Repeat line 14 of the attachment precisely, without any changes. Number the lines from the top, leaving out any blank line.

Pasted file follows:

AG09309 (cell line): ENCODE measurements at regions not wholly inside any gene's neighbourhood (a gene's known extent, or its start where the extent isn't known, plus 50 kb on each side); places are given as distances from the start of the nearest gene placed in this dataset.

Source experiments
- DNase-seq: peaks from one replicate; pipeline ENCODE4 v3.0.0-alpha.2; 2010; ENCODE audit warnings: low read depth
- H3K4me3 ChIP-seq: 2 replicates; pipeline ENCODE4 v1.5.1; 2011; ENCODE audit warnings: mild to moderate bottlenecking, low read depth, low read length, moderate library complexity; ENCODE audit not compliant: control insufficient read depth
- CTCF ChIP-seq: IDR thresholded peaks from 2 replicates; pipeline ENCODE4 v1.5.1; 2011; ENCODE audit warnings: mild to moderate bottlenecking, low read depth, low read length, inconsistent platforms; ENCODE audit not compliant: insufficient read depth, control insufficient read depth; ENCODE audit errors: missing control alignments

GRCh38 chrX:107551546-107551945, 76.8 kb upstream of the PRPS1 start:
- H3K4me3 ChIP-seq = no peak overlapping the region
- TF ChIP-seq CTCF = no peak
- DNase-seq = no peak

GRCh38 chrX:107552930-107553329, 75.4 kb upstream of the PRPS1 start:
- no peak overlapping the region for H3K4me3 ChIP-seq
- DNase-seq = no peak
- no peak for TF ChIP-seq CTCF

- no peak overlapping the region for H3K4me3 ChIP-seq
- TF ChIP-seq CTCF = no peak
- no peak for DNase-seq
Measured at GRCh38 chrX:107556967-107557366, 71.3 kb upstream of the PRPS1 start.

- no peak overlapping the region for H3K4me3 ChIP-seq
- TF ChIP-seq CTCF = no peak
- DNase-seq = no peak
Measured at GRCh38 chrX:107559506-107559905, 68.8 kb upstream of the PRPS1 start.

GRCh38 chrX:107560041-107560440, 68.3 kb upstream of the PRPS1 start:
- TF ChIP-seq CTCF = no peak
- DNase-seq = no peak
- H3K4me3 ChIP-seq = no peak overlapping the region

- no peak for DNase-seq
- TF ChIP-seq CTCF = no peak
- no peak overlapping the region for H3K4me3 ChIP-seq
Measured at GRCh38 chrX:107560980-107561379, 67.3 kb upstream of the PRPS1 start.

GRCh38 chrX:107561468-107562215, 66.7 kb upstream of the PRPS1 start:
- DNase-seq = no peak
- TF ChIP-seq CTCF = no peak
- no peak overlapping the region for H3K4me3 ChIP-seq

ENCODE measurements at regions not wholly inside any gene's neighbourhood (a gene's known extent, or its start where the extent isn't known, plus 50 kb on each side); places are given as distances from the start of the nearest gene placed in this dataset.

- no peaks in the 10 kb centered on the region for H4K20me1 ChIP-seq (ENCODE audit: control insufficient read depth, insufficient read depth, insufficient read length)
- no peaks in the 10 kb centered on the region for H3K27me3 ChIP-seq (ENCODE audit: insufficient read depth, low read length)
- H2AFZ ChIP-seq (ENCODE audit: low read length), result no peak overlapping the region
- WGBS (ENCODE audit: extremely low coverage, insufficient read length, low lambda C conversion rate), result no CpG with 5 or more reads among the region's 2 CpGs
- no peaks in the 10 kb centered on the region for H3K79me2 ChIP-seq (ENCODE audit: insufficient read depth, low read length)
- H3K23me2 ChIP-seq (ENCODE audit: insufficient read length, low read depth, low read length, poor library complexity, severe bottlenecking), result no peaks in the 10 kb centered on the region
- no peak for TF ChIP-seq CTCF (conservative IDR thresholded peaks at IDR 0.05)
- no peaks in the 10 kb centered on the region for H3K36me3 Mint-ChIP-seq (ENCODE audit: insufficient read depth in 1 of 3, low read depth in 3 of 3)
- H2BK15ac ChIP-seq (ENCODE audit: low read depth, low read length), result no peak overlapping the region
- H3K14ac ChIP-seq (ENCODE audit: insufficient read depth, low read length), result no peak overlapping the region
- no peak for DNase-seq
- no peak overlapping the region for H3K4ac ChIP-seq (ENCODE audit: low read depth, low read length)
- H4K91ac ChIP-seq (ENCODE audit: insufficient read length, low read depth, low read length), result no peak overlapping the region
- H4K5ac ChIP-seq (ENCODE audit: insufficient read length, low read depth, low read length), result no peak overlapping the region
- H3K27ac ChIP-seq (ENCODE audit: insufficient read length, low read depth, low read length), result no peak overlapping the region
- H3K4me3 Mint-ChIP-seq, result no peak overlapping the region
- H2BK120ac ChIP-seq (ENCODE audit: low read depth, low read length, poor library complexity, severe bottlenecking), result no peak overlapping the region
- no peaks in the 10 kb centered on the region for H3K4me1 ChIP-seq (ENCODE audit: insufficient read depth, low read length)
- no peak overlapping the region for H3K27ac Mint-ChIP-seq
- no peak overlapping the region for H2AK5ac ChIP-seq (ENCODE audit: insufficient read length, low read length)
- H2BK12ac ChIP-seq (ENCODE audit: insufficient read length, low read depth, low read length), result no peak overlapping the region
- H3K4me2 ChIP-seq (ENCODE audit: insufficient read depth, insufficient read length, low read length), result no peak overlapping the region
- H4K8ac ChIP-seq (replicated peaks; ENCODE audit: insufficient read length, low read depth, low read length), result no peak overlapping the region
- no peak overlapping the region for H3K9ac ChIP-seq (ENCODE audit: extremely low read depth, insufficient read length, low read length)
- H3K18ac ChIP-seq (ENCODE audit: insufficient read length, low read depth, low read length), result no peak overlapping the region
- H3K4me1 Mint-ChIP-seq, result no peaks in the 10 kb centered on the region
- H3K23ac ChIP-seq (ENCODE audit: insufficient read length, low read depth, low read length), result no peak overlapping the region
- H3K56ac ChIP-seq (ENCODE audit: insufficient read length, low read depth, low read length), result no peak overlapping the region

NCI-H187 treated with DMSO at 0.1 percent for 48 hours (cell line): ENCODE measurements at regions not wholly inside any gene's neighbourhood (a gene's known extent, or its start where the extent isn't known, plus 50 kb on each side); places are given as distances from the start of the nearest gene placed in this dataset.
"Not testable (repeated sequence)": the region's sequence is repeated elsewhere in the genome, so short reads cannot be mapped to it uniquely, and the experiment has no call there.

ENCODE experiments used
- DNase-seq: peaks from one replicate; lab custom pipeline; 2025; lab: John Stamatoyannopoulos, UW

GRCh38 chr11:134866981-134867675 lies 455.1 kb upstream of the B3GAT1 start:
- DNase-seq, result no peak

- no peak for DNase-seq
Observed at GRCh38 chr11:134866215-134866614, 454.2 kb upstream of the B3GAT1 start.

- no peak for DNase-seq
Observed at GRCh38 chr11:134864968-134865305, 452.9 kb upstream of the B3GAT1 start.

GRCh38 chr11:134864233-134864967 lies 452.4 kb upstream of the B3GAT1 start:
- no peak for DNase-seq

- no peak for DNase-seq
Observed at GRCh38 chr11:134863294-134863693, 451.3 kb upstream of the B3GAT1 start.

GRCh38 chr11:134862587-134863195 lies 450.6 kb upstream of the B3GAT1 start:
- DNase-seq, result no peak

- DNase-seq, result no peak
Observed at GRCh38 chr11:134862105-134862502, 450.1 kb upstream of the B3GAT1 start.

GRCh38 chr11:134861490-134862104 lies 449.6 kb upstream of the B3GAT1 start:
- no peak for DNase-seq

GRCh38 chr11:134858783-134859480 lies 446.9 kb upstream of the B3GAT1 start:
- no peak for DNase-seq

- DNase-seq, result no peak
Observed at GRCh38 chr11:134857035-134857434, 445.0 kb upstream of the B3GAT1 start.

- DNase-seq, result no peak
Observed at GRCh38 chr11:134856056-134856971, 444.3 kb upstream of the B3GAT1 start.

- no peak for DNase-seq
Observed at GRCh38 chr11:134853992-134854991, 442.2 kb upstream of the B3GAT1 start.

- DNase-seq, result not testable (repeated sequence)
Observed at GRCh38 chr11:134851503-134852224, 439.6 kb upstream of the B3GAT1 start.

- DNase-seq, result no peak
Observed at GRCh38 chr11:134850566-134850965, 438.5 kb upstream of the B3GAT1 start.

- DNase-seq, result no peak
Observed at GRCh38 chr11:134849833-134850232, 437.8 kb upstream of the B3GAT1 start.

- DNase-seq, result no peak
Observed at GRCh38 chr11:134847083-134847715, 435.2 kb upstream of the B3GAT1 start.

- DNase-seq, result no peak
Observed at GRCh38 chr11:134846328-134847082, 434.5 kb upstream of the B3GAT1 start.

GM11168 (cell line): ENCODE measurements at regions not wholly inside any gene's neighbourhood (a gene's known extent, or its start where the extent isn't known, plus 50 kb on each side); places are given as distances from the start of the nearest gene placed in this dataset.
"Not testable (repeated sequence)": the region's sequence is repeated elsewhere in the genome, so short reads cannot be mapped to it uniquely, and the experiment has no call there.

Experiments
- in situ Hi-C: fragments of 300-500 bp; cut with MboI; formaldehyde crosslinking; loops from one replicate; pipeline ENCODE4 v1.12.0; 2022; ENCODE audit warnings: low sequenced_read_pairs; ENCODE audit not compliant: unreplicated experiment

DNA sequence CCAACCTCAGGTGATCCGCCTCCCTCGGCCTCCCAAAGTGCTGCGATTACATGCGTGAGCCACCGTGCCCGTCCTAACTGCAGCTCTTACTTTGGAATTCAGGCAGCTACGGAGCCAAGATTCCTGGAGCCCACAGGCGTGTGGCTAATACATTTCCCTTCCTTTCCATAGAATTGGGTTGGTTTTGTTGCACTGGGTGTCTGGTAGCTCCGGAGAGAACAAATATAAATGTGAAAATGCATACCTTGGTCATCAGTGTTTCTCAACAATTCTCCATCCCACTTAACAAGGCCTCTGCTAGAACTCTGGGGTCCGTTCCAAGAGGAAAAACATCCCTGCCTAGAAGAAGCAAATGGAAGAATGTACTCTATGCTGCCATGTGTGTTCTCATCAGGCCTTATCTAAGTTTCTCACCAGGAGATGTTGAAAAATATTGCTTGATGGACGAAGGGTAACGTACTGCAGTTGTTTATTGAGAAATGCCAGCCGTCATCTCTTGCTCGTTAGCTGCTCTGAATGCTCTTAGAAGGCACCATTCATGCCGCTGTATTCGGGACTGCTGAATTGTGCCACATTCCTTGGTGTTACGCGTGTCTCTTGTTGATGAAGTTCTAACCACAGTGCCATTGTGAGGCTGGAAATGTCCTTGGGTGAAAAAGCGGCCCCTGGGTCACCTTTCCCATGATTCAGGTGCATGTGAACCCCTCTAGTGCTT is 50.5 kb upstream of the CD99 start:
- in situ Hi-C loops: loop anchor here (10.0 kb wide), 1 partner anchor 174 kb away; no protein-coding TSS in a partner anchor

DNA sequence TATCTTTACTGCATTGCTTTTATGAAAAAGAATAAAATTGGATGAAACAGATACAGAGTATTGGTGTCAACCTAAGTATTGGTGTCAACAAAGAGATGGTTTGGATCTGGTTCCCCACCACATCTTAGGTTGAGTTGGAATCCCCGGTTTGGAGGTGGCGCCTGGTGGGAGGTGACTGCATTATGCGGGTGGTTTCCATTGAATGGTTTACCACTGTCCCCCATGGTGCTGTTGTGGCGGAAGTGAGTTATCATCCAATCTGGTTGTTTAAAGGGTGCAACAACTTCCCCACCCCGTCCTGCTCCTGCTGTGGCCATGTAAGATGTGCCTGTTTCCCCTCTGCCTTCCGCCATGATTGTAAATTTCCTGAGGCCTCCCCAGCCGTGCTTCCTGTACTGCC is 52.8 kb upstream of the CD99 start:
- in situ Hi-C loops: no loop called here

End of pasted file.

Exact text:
- no peak overlapping the region for H3K4me3 ChIP-seq